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What is the difference between the verbal synonyms "to enhance" and "to improve"? Do they have exactly the same meaning?

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Why the downvote? –  Alexis Dufrenoy Feb 27 '13 at 14:18
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What research have you already done? –  American Luke Feb 27 '13 at 15:15
    
@Luke: I looked on english.stackexchange.com, but nobody had asked that question yet. –  Alexis Dufrenoy Feb 27 '13 at 21:34

4 Answers 4

up vote 4 down vote accepted

Using enhance to mean improve in general and, at the same time, to mean increase, is a serious annoyance to people who care about the words they choose to use. M-W online says it means "heighten, increase; especially : to increase or improve in value, quality, desirability, or attractiveness". Academic writers in all fields, however, have jumped on this buzzword and use it to mean so many things that it has no meaning at all now. It's an academic isomorph of nice.

Dictionary.com has a good example sentence of how to correctly use enhance: "to raise to a higher degree; intensify; magnify: The candlelight enhanced her beauty". She's already beautiful, but in the candlelight, she looks even more beautiful. It doesn't improve or increase her beauty: in the sunlight or the lamplight or the floodlight, she's not more beautiful because she stood in candlelight for a long time. The candlelight didn't actually increase or improve her beauty: if she was a 9 before the candlelight, she'll be a 9 after the candlelight. It merely made her look like a 10 while she was illuminated by candlelight.

Like all synonyms, sometimes they're interchangeable, but sometimes they're not. I've begun to hate the word enhance, so I almost always change it unless it's properly used in context.

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I'd prefer to restrict the linguistic-domain usage of isomorphic to 'surface-structurally (though not necessarily syntactically) identical' {eg took the dog a bone; took the dog a walk}, not '(dis-?)functionally similar'! –  Edwin Ashworth Feb 27 '13 at 10:47
    
@Edwin: Fair enough. "X was nice" and "X was enhanced". Okay, so the ADJs are different types and the similarities are dysfunctionally similar to be sure. Can you think of a better word for the similarity? I couldn't and still can't. –  user21497 Feb 27 '13 at 11:04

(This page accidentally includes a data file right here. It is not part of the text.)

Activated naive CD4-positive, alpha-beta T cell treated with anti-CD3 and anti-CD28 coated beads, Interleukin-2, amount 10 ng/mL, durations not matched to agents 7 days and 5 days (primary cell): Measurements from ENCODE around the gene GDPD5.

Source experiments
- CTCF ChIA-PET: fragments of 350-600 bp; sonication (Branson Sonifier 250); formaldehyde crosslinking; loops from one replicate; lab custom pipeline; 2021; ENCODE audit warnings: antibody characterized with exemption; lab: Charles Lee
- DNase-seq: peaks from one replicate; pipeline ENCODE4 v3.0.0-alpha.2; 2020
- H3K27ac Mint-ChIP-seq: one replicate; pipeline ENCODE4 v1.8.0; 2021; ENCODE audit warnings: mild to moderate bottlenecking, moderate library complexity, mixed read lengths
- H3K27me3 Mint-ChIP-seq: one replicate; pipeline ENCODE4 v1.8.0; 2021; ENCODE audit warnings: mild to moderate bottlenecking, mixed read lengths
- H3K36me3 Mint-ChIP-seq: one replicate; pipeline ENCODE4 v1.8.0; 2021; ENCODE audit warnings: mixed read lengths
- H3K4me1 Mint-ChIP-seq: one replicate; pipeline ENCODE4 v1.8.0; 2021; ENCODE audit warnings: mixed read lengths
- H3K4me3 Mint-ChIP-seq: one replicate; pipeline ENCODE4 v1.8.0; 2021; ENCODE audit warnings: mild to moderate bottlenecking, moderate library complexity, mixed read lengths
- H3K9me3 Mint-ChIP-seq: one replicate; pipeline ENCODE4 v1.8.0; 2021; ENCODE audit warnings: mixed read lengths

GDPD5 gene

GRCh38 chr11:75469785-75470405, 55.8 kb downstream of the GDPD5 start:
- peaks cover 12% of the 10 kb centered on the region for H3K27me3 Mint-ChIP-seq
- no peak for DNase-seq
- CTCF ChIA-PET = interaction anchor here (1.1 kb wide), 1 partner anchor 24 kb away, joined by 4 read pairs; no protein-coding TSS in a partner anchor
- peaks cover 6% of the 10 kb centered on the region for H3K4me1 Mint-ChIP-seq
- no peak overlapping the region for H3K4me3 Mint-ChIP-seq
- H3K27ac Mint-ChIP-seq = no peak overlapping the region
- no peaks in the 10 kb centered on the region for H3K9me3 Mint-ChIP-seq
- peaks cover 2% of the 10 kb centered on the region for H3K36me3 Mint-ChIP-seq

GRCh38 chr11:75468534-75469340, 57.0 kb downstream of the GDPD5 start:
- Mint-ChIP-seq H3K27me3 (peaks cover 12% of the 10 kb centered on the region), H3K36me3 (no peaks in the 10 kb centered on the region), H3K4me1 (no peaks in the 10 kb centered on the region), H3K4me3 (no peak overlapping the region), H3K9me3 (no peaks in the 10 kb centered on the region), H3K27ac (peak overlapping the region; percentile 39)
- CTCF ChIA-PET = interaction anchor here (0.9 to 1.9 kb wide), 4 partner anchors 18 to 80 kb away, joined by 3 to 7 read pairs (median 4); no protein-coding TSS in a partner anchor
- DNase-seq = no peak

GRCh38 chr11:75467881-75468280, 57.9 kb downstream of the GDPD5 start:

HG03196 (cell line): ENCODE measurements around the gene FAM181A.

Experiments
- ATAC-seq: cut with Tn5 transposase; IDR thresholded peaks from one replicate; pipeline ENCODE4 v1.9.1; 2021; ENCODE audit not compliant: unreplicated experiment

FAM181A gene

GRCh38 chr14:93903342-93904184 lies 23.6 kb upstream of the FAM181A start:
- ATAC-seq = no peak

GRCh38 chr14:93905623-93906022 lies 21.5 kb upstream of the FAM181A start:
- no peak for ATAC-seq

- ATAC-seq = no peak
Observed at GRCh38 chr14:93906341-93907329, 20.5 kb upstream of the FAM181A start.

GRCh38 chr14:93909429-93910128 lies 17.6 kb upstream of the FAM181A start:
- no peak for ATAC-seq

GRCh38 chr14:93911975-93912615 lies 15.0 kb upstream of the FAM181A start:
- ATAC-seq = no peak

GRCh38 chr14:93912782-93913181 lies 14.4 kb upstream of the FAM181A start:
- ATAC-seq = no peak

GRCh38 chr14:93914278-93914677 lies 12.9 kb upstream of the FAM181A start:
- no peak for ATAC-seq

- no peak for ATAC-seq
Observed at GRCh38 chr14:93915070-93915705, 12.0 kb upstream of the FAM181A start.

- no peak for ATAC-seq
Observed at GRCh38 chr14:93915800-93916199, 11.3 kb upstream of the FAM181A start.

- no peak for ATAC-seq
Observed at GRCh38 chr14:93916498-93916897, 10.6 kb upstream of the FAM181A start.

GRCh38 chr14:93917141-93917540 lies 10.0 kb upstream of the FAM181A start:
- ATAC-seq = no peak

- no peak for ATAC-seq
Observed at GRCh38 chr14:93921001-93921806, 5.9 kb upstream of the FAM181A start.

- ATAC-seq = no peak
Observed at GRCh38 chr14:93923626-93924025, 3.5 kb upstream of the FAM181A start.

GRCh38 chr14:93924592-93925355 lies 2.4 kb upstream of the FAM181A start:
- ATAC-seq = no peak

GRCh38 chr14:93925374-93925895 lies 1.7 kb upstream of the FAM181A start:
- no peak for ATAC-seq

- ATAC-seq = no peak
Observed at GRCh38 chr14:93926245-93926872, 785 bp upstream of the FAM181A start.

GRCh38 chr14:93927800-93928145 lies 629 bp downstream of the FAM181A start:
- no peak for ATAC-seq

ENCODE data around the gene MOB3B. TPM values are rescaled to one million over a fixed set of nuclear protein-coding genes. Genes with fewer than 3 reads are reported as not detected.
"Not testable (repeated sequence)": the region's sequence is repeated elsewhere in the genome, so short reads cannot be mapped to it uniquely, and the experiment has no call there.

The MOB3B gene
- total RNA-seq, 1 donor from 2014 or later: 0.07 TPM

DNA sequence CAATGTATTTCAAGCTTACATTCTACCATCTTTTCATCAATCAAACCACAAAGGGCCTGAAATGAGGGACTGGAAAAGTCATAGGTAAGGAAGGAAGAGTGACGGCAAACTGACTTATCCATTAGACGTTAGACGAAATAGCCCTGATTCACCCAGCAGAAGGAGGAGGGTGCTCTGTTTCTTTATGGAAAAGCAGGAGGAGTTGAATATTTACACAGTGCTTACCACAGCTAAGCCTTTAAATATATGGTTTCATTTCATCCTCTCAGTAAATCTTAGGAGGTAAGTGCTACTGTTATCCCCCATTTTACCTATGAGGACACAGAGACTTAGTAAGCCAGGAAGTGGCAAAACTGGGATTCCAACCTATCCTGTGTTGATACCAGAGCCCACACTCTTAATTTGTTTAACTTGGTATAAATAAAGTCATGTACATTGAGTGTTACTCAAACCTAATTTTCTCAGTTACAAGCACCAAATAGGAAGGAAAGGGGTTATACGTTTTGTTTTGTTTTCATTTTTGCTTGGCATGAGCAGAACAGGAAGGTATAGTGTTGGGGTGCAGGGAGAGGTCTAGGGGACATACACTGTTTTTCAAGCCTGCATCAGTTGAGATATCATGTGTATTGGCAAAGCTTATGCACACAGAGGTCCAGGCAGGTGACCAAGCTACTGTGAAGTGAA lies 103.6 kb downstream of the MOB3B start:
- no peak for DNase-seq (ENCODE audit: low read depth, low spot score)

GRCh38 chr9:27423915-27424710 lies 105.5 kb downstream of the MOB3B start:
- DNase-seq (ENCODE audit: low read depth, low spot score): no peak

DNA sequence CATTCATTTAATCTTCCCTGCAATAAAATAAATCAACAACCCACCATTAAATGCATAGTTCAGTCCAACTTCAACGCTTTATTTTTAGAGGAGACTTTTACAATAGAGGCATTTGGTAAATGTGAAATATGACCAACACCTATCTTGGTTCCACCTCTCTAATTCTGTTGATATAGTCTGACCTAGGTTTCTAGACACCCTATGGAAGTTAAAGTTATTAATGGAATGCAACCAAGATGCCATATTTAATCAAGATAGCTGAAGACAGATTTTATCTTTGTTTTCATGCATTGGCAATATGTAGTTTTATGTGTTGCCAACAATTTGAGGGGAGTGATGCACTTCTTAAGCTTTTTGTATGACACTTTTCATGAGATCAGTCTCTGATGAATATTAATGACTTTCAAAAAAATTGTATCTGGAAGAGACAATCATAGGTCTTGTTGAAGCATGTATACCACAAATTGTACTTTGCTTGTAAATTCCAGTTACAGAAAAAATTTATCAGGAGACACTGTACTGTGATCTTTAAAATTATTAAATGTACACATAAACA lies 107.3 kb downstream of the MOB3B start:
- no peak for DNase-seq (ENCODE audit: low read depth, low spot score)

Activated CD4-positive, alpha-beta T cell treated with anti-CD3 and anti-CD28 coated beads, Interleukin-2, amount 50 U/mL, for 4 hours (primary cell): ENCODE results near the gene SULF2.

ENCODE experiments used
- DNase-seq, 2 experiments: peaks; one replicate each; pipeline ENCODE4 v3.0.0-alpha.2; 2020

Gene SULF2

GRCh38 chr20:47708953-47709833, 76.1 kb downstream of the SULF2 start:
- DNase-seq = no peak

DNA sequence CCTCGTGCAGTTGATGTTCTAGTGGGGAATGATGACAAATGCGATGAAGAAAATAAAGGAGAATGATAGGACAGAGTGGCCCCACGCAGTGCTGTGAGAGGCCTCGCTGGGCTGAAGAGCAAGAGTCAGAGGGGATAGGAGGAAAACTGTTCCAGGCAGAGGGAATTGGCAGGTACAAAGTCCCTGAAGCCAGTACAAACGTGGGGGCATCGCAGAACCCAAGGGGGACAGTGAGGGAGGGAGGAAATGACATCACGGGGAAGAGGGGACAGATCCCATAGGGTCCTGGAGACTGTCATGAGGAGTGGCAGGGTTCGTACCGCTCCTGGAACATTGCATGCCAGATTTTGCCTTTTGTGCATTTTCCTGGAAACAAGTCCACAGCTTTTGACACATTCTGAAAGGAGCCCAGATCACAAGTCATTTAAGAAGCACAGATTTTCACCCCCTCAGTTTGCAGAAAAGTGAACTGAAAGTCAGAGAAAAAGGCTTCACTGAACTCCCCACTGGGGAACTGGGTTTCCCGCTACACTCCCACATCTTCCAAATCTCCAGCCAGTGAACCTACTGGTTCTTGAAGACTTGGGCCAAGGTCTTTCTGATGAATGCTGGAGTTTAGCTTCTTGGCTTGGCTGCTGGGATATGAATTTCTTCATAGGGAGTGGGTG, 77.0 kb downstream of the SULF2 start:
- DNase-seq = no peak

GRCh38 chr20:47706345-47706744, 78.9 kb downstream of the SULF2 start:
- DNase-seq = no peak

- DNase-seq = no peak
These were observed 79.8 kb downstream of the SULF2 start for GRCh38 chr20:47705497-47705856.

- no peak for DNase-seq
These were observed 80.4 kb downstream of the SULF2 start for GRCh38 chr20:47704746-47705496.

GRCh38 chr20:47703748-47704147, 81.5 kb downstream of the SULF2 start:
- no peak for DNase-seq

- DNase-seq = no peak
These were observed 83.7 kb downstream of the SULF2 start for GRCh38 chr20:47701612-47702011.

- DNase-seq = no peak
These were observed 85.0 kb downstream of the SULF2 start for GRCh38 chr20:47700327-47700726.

So "enhance" means improve existing features, so to say? –  Alexis Dufrenoy Feb 27 '13 at 11:30
    
@Bill: Analogue works - but it's so general in meaning (most general sense for analogy: 'agreement or similarity, esp in a certain limited number of features or details' - Collins) that one could say analogue is an analogue of nice too. Correlate is a little less general. I suppose we could call the poor overworked words themselves instances of overgeneralisations ( grammar.about.com/od/ab/g/broadenterm.htm ). Or perhaps eleventy-ones - 'Sort of stretched, like butter scraped over too much bread'. –  Edwin Ashworth Feb 27 '13 at 11:52

They're close in meaning but enhanced implies some existing property or ability has been extended in some way or intensified whereas something could be improved in more general ways.

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In the audit field, we use the term "enhance" when something is in place and generally adequate but it needs a little more to be even better. For example, policies and procedures were in place to manage the risk of rogue trading but it did not say whether it is subject to periodic review and by whom.

We use "improve" when the shortcomings or weaknesses are material and render something inadequate or not up to expectations. Using the same example, the policies and procedures needs improvement because it did not spell out the mechanism to monitor and control trades by traders outside trading hours and off-premise.

To auditors, there is a clear distinction between the two terms.

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To improve is to alter for the better, you remove what is not wanted and add what will make it better.

To enhance is simply to add a feature, you are not removing anything but adding something to make it stand out.

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